Origins of MLB Teams’ Names (NL West)

picture of a baseball

Sports teams have some interesting stories behind their team names. In this series, we look at every baseball team name origins.

AL EastAL CentralAL WestNL EastNL Central, and NL West

Origins of MLB Teams’ Names (NL West)

Arizona Diamondbacks

In 1995, Arizona was awarded an expansion franchise.  As the state was already a hotbed for baseball, the decision seemed a natural one.  With teams such as the Cubs, Yankees and Dodgers very popular within the state, and spring baseball garnering a lot of attention, MLB wanted a team for the start of the 1998 season.  There is also the added population boom in the state (Phoenix is now the 6th largest city in the country), which equates to money.  The name Diamondbacks was the result of a name-the-team contest.  Interestingly, Jerry Colangelo (owner) took out a full page ad for the contest before the franchise was even awarded!  The Western Diamondback is a venomous snake native to the area.  After the team was awarded, Colangelo decided to go with Arizona Diamondbacks as opposed to Phoenix because he wanted to appeal to all areas of the state.

San Diego Padres

The Padres franchise dates back to 1969 when four expansion teams were awarded: Seattle Pilots (moved to Milwaukee), Montreal Expos (moved to Washington DC), and Kansas City Royals.  The team name was derived from a much older minor league organization called the San Diego Padres.  “Padres” is “fathers” in Spanish, and the word was used to describe the order of Franciscan monks led by Junipero Serra who founded the city of San Diego in 1769.  Off topic, but the city itself was named after Saint Didacus, who was referred to as San (Saint) Diego.

Colorado Rockies

Colorado was granted an expansion franchise in 1991 to begin play in 1993.  The club chose the name Rockies because of their Rocky Mountain home in Denver.  The name was also used for a previous NHL franchise in the city (see New Jersey Devils).  On a sidenote, before they were granted the expansion team, they almost had a deal in place to relocate the Pittsburgh Pirates to Denver.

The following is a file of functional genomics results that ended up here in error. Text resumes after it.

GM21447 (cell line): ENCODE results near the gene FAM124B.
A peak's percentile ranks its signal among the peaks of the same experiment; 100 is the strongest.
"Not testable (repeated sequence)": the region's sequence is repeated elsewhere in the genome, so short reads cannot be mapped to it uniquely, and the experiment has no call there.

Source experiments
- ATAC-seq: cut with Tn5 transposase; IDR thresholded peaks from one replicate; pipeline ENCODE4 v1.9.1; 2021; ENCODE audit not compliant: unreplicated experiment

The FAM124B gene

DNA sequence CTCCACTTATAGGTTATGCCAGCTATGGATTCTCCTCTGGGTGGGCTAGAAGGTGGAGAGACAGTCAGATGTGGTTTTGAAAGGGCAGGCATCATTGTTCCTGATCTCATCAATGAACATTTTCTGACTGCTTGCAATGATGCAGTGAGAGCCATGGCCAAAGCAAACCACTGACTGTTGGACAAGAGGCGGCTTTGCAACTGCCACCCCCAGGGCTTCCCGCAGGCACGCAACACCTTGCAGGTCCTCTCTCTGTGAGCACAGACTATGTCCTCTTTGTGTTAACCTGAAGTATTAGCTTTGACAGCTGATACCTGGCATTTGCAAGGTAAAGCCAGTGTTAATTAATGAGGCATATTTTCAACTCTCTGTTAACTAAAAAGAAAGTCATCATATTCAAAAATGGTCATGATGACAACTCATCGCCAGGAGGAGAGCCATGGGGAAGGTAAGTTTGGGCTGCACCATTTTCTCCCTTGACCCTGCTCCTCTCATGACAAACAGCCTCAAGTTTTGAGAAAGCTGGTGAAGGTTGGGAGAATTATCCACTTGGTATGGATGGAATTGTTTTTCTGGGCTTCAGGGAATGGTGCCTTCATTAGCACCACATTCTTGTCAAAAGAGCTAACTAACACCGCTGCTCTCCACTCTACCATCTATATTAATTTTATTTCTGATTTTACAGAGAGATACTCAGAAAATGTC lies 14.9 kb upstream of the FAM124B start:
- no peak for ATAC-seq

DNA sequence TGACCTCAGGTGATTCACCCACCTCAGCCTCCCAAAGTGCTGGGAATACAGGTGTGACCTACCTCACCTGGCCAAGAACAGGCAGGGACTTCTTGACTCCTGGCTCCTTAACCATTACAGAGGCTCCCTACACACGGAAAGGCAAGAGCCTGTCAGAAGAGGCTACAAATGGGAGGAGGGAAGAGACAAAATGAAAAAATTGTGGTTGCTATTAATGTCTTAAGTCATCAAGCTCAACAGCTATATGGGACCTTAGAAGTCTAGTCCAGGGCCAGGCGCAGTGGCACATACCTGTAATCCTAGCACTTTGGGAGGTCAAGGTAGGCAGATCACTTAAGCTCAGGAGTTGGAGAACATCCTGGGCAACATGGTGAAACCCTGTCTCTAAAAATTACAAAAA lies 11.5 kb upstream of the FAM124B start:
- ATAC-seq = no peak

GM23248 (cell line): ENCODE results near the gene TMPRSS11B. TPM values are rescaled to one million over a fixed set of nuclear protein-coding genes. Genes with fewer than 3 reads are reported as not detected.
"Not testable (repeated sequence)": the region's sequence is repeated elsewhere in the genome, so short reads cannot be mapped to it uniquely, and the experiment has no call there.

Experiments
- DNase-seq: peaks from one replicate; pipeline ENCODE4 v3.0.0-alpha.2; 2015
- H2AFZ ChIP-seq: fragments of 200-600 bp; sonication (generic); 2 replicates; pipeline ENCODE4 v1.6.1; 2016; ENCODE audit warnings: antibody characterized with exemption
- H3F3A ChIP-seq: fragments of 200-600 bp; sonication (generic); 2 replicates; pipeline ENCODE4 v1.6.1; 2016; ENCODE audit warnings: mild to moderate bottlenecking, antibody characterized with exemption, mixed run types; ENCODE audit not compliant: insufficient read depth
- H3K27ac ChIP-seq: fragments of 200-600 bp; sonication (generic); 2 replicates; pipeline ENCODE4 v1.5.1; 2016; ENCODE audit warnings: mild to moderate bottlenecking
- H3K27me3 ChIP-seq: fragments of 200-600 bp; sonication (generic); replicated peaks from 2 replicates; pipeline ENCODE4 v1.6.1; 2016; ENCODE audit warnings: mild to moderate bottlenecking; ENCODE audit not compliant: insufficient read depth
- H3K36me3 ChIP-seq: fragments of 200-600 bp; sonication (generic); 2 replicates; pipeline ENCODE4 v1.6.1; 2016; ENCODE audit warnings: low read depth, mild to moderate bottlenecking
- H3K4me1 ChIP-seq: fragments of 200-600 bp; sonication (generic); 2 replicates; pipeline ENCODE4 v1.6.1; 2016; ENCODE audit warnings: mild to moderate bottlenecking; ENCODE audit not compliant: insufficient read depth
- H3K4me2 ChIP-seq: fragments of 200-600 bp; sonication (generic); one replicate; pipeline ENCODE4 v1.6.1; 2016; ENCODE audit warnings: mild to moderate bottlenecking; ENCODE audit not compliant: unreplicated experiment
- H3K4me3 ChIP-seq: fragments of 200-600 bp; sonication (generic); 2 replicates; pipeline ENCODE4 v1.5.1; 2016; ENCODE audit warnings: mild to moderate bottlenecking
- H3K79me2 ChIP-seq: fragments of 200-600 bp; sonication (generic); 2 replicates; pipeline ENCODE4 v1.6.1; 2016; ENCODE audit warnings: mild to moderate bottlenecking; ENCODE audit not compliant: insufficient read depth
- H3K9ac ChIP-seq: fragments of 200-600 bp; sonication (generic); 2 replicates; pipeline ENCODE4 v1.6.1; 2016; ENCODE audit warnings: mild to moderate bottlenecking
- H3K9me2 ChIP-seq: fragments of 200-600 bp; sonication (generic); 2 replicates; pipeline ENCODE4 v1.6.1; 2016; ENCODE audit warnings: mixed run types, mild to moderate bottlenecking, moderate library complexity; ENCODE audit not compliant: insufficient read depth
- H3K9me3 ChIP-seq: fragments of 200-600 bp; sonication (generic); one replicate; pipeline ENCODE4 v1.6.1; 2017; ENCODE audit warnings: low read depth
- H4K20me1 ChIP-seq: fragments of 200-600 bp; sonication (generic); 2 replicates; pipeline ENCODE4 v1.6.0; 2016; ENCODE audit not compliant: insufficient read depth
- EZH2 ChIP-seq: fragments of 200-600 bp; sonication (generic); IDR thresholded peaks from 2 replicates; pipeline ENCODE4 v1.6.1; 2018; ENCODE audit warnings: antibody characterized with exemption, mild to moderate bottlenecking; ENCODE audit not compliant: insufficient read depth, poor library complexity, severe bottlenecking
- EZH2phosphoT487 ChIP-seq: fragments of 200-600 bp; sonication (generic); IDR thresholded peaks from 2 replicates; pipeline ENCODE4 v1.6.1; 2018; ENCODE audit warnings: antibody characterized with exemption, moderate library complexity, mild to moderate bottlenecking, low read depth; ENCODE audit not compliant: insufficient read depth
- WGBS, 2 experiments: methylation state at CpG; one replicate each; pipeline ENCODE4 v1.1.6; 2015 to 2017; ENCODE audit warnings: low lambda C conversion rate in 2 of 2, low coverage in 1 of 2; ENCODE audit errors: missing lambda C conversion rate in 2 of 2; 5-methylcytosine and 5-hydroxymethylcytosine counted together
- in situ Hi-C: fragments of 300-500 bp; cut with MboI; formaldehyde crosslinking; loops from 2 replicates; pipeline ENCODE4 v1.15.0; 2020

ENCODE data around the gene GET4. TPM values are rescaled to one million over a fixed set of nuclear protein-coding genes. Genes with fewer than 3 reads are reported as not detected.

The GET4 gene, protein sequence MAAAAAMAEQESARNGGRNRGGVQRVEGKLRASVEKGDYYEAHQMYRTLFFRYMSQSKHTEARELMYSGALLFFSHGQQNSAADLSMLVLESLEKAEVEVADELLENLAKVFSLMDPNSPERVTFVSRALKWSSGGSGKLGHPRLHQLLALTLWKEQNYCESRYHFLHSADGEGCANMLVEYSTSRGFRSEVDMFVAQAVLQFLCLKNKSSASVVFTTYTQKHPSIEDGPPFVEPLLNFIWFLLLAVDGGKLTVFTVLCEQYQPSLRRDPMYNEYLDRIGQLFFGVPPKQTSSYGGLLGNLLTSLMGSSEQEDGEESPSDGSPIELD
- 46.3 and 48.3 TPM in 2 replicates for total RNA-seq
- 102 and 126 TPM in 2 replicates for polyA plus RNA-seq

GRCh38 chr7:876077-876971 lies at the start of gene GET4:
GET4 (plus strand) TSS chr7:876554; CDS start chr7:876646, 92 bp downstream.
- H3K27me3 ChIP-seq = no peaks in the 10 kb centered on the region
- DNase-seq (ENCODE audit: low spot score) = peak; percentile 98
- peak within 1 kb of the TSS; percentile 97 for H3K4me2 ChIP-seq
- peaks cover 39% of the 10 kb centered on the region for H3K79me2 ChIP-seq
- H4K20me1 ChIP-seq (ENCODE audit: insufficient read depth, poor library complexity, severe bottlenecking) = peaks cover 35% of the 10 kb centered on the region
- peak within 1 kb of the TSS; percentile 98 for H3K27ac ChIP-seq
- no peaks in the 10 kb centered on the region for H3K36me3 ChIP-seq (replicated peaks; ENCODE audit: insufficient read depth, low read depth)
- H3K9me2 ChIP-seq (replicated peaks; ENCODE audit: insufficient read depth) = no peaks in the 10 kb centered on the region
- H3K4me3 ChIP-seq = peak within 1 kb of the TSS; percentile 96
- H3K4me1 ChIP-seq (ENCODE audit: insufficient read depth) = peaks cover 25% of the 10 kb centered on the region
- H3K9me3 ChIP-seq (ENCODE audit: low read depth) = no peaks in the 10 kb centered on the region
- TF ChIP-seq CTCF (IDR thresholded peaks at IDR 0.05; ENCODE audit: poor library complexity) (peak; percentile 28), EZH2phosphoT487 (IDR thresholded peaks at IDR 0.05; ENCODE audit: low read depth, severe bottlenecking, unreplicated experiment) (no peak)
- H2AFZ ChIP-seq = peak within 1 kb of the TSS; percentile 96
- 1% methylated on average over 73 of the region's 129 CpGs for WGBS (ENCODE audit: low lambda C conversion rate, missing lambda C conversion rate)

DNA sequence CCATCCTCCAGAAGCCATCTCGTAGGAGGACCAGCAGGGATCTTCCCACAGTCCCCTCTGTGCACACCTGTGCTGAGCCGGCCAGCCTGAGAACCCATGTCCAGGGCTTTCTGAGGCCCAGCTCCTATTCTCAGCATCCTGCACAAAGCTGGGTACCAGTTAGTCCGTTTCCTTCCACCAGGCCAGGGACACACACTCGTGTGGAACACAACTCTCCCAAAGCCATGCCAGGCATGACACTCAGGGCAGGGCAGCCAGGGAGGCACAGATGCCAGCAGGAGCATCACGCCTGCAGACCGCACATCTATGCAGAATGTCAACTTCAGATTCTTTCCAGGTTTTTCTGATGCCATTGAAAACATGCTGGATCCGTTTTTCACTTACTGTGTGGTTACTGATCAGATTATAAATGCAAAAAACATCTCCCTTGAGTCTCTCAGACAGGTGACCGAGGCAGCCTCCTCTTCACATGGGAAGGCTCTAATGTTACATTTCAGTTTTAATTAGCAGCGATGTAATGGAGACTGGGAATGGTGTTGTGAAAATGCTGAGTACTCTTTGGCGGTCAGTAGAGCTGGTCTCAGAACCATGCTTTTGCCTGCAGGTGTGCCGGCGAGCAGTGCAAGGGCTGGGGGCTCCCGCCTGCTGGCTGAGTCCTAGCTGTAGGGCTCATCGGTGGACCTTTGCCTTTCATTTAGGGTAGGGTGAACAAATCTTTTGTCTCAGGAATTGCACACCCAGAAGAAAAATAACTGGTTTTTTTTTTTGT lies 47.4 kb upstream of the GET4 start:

Los Angeles Dodgers

The history of the Los Angeles Dodgers is a very interesting one that has its roots in Brooklyn, NY.  Until 1932, the official name of the franchise was the Brooklyn Base Ball Club.  The club was formed in 1883 and was unofficially known as the Brooklyn Atlantics (there was an even older Brooklyn Atlantics, though it was a different club). They began play a year later in the American Association, which lasted until 1890 when they jumped to the National League.  Over the next 49 seasons, the team was referred to by many different nicknames, often by several names in the same conversation or news article.  For much of the 1890’s they were called the Bridegrooms (sometimes just “Grooms”), as many of their players were recently married.  For much of the early 1900’s, the team went by sevearl names; Superbas, Robins and Trolley Dodgers.  The Robins name was derived from HOF manager Wilbert Robinson.  It is the last one, Trolley Dodgers, where we get the current Dodgers name.  In the late 1890’s (and as early as 1891), people from New York called those from Brooklyn “trolley dodgers” because of the incredible number of trolley line tracks that forced people to “dodge” trains.  The team was often referred to as such, and it was shortened to Dodgers before becoming official in 1932.  The team left Brooklyn for Los Angeles for the 1958 season at the same time that the Giants left New York for San Francisco.  

San Francisco Giants

The franchise now called the San Francisco Giants dates way back to the 1880’s (1883 specifically) to a National League team out of NYC called the New York Gothams.  The name Giants stems from a speech delivered by one of the organization’s founders, Jim Mutrie, who exclaimed after one particularly good win, “My big fellows, my Giants”.  The name caught on and started to be used by the media.  Soon after the name was officially changed to the New York Giants.  Due to lagging crowds, poor performance and a dilapidated Polo Grounds (it had been used for home games since the team’s earliest days in the 1880’s), the team was approached by the mayor of San Francisco who was looking to bring baseball to the SF Bay area.  Along with the Brooklyn Dodgers, the team left New York with just one franchise and headed for California (See NL East: New York Mets).  Interesting sidenote: when the New York Gothams joined the NL, the league actually wanted the New York Metropolitans (Mets) instead, but they signed to play with the American Association instead.